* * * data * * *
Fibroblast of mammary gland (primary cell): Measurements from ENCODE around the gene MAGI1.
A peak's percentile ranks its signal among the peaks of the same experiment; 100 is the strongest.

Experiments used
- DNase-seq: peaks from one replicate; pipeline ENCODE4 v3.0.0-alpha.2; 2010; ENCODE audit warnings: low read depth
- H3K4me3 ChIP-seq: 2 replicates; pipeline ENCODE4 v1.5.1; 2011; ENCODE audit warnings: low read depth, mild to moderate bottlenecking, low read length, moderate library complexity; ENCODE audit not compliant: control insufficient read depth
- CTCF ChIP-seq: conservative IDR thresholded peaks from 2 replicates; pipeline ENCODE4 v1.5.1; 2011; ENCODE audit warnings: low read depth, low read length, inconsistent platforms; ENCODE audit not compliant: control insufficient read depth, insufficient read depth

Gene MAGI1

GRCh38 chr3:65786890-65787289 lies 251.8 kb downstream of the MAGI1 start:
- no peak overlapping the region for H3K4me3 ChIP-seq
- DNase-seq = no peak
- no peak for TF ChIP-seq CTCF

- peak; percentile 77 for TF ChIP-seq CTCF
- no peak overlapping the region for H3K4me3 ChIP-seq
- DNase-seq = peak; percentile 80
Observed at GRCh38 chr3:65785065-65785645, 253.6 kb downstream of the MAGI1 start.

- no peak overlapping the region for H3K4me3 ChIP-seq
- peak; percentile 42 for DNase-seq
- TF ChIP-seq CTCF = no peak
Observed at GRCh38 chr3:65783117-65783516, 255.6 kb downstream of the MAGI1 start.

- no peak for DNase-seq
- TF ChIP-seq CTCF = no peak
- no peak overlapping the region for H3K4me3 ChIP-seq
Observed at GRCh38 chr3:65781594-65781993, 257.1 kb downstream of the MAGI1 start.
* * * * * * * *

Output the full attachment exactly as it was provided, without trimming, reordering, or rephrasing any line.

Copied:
Fibroblast of mammary gland (primary cell): Measurements from ENCODE around the gene MAGI1.
A peak's percentile ranks its signal among the peaks of the same experiment; 100 is the strongest.

Experiments used
- DNase-seq: peaks from one replicate; pipeline ENCODE4 v3.0.0-alpha.2; 2010; ENCODE audit warnings: low read depth
- H3K4me3 ChIP-seq: 2 replicates; pipeline ENCODE4 v1.5.1; 2011; ENCODE audit warnings: low read depth, mild to moderate bottlenecking, low read length, moderate library complexity; ENCODE audit not compliant: control insufficient read depth
- CTCF ChIP-seq: conservative IDR thresholded peaks from 2 replicates; pipeline ENCODE4 v1.5.1; 2011; ENCODE audit warnings: low read depth, low read length, inconsistent platforms; ENCODE audit not compliant: control insufficient read depth, insufficient read depth

Gene MAGI1

GRCh38 chr3:65786890-65787289 lies 251.8 kb downstream of the MAGI1 start:
- no peak overlapping the region for H3K4me3 ChIP-seq
- DNase-seq = no peak
- no peak for TF ChIP-seq CTCF

- peak; percentile 77 for TF ChIP-seq CTCF
- no peak overlapping the region for H3K4me3 ChIP-seq
- DNase-seq = peak; percentile 80
Observed at GRCh38 chr3:65785065-65785645, 253.6 kb downstream of the MAGI1 start.

- no peak overlapping the region for H3K4me3 ChIP-seq
- peak; percentile 42 for DNase-seq
- TF ChIP-seq CTCF = no peak
Observed at GRCh38 chr3:65783117-65783516, 255.6 kb downstream of the MAGI1 start.

- no peak for DNase-seq
- TF ChIP-seq CTCF = no peak
- no peak overlapping the region for H3K4me3 ChIP-seq
Observed at GRCh38 chr3:65781594-65781993, 257.1 kb downstream of the MAGI1 start.